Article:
Godliness makes a nation great, but sin is a disgrace to any people.
When we elected a new government last year, immense celebrations were mixed with escalating tensions. Would there be a peaceful transition of government? We watched, we waited, we prayed… The people had spoken but would the incumbents give up their power peacefully? We forget too easily how fragile those early hours were, how the then prime minister designate Tun Mahathir, managed to pre-empt the moves of forces seeking to disrupt peace, and wrest the initiative back. We cheered. We yelled ourselves hoarse; so inebriated with euphoria were we. He was our hero, our national saviour, our very own “Tun” and in-house-doctor!
Now, eighteen months later, the mood is more somber. The nation seems to have polarized more instead of healing. On race and religion, the gaps are wider than ever. Extremist personalities make fiery, seditious speeches but have not been charged, to date. Race-based political parties call for the mass boycott of goods made by its own citizens who are of a different race or religion! How stupid is that? Within the present coalition, there is factionalism and deep division. Many ministers are woefully underperforming. It seems insufficient attention is being given to the bigger issues of direction and policies. The prime minister seems distracted by “other things”.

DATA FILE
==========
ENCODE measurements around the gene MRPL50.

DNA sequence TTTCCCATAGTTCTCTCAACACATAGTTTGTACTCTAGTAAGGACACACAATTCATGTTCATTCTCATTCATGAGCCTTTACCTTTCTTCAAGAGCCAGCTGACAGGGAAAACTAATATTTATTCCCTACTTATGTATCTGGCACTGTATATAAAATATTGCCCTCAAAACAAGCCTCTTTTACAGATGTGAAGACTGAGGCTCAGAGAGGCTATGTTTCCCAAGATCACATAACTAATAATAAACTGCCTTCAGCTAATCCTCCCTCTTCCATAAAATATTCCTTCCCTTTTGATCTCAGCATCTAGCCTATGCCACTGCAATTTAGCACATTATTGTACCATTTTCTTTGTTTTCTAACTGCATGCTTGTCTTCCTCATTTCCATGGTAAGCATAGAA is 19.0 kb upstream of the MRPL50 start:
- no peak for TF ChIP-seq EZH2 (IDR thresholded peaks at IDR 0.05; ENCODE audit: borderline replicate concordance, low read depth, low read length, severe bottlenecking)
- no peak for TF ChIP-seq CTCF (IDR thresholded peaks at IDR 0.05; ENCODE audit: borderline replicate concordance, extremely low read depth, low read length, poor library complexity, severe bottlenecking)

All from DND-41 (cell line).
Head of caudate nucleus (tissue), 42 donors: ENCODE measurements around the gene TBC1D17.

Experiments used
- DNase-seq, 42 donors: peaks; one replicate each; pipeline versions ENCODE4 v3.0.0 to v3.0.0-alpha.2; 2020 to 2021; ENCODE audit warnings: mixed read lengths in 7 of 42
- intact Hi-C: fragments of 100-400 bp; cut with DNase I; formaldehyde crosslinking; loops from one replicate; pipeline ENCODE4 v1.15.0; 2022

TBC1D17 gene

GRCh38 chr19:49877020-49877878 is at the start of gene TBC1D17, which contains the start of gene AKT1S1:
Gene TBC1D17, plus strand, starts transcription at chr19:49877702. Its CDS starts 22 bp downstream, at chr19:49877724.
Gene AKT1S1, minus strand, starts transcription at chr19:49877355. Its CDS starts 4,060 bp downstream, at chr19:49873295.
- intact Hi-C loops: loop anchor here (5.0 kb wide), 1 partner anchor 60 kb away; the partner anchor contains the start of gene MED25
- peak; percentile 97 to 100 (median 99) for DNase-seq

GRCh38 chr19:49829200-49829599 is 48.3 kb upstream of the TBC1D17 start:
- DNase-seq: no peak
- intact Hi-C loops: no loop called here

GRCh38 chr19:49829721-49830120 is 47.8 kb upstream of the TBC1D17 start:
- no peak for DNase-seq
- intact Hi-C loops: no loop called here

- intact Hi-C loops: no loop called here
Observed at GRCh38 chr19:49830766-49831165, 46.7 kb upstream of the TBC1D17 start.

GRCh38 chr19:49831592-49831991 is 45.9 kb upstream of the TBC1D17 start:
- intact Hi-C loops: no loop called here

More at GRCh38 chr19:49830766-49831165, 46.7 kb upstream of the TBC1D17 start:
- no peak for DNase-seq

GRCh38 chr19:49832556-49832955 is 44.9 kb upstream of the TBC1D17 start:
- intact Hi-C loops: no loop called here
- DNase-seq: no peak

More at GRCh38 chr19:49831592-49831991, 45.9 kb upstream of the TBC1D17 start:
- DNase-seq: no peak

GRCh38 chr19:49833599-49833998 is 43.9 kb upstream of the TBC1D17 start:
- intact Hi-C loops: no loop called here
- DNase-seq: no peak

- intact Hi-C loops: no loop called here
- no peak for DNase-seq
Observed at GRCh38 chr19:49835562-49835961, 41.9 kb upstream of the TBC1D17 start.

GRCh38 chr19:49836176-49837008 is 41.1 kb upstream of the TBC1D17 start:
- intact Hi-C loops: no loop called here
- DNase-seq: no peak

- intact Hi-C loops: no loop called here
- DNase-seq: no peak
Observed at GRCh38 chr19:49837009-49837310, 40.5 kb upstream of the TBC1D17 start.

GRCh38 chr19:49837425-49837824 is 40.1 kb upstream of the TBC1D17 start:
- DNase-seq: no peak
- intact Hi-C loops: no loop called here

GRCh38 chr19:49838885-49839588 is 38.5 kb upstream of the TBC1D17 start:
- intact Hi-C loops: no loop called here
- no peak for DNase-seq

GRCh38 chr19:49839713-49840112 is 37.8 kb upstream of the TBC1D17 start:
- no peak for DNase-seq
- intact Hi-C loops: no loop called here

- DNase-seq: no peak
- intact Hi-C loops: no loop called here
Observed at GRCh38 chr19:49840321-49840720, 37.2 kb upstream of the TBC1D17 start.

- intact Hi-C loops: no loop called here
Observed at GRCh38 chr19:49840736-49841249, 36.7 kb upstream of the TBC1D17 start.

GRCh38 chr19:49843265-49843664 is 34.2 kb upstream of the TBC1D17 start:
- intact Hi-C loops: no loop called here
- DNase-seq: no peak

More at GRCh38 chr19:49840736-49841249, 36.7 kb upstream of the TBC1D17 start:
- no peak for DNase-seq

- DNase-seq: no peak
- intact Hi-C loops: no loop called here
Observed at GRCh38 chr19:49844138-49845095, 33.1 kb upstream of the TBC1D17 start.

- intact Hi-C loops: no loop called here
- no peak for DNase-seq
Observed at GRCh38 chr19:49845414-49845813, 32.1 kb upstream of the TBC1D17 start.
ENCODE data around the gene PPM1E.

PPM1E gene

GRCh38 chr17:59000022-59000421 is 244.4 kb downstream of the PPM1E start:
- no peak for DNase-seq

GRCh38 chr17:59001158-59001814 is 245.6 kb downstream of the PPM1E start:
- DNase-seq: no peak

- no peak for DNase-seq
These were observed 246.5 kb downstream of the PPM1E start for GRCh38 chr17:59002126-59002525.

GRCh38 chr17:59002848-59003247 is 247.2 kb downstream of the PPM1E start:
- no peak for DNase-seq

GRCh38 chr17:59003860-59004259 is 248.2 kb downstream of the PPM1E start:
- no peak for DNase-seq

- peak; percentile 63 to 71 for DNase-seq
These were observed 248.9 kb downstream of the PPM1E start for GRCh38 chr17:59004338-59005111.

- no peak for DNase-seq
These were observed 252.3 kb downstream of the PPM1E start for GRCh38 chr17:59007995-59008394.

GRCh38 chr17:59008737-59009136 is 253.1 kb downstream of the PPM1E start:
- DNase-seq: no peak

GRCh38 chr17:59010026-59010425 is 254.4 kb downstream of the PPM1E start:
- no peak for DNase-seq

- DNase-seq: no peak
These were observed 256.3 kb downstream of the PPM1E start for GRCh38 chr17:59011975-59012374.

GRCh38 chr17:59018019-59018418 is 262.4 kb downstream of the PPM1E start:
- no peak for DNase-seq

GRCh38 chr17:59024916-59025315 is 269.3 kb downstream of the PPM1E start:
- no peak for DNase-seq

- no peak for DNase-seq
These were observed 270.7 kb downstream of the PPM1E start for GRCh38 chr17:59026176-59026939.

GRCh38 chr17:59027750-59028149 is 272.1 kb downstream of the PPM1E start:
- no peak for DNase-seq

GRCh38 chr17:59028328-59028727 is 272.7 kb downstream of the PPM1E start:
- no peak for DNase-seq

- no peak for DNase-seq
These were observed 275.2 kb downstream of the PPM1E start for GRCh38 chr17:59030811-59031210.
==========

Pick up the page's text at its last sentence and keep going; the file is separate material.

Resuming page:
We are impatient for change. Not just because we voted for one. But because we are long overdue for one after 60 years of the same party rule. We now see reforms in the judiciary and the prosecution of those charged with kleptocracy and corruption. But reforms in educational policies, race relations, transparency in government tenders, and press freedom are lagging. Voice out on social media by all means, but above all we need to rise up and pray. Take nothing for granted. This is not the end. It’s not even the beginning of the end. It is perhaps, as Churchill once said, “the end of the beginning…”
Ps Dr Philip Lyn 医生牧师